After writing yesterday’s post, I realized that I might be addicted to yarn. Not that there is really anything wrong with that, I mean, yarn isn’t really hazardous to your health. Unless you are allergic to it, and I guess some people can be accidentally strangled by it, but besides that, I can’t think of anything that would be all that adverse about owning yarn. My problem is that I own a small house and large quantities of yarn. I’ve been pretty good about keeping the yarn stored in just a couple of rooms of my house, but I have noticed that the yarn keeps multiplying. Whenever I go stash diving, I find all of this really nice yarn I must have bought last time I had a yarn binge. Anyway, I’ve devised a strategy to handle my growing yarn collection. This would also work for pattern books or almost anything that is taking over the space of your house.
A twelve step program for dealing with yarn addiction.
Step 1: Admit that you are addicted to yarn.
Step 2: Believe that yarn will not take over your life.
Step 3: Make a decision to go on a yarn diet. Set a budget of the number of skeins/balls/hanks of yarn you will buy in the next year.
Step 4: Make an inventory of all of your yarn. Really just sort of count how many balls of yarn you have. Also count the number of projects that are on the needles.
Step 5: Admit to the skeins of yarn that are hidden in strange places around your house and anywhere you have decided to store it.
Step 6: Be willing to go through your stash and either use up some of the yarn that has been sitting there for years, or give it away. Give away anything that you know you will never knit with. You know what I’m talking about, the skein that sends chills down your spine whenever you touch it. The balls of yarn you bought for 25 cents per ball, but soon realized that you paid too much.
Step 7: Humbly ask someone to help you with this process
Step 8: Make a list of all of the projects you want make with your yarn. Match yarn to pattern. Ravelry is a great resource for this.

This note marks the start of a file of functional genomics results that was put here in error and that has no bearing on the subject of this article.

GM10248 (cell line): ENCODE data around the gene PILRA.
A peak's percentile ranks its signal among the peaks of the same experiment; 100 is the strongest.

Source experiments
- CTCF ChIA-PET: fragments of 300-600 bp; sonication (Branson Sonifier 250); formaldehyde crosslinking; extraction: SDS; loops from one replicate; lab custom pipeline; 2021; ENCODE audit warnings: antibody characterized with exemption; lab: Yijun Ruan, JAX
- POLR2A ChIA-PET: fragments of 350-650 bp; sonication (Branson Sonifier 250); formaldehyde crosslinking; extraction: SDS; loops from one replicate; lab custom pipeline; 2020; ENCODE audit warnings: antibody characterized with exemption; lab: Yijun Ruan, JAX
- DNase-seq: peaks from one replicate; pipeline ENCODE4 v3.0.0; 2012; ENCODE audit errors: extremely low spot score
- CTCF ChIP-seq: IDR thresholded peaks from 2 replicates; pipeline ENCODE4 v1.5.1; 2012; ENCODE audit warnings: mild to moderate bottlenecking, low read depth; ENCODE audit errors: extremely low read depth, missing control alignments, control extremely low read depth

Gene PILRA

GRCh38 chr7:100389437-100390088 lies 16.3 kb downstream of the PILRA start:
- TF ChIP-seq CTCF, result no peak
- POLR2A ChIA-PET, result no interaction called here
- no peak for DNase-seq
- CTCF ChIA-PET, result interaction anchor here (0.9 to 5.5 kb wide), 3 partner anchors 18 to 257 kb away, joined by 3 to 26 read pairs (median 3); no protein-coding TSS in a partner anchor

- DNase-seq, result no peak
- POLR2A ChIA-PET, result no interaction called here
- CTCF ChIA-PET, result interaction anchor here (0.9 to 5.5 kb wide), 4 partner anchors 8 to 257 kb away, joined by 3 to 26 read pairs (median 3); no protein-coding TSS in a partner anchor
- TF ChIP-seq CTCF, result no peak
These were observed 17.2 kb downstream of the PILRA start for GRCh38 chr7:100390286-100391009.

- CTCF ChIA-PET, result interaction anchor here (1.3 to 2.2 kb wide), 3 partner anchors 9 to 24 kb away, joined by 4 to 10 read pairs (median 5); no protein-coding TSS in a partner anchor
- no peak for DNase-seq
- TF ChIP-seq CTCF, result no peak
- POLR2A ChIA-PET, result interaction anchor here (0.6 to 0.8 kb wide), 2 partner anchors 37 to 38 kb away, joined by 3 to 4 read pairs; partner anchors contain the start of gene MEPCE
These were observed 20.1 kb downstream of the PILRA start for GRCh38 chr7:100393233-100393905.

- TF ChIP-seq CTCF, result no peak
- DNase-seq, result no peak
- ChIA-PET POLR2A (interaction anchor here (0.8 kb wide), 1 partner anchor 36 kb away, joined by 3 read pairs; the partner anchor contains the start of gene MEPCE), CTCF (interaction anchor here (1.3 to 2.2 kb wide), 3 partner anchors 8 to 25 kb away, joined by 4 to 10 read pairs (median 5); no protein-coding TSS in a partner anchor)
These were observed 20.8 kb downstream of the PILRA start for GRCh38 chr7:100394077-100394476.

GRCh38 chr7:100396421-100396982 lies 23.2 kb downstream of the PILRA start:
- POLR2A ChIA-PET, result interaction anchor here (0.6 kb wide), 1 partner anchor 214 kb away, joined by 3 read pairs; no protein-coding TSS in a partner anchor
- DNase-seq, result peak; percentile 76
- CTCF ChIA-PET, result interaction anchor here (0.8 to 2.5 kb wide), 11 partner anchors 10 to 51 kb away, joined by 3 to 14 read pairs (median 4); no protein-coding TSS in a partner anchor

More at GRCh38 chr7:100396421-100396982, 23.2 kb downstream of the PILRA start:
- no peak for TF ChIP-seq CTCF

Step 9: Stop ignoring the partially finished projects that have been on your needles for ages. Either vow to finish them very soon, rip/frog them and make them into something else, or cast off and find a new use for whatever it was. A lot of knitted things are flat, maybe get a bunch of these abandoned projects and sew them all together, making a blanket for those cold winter nights. If you have some sleeves from an unfinished sweater, sew them on your blanket too, you could make one of those blankets with the sleeves like the ones seen on TV. Be Creative! Have fun!
Step 10: Continue to take inventory of your yarn stash. It is probably overwhelming and a little scary, but it can be overcome.
Step 11: Knit a little of something you seriously want to knit. Change takes time, and if you work too hard at all of this too quickly, you might get overwhelmed and disgusted with the whole process.
Step 12: Have a yarn awakening, think about what you like in a yarn and what you don’t like in a yarn. If you know that you absolutely hate knitting with cotton, or silk or wool or acrylic, stop buying it. Even if the yarn is on sale for an awesome price, avoid it, if you know that you won’t ever enjoy using it.
Just remember, there are worse things to be addicted to than yarn.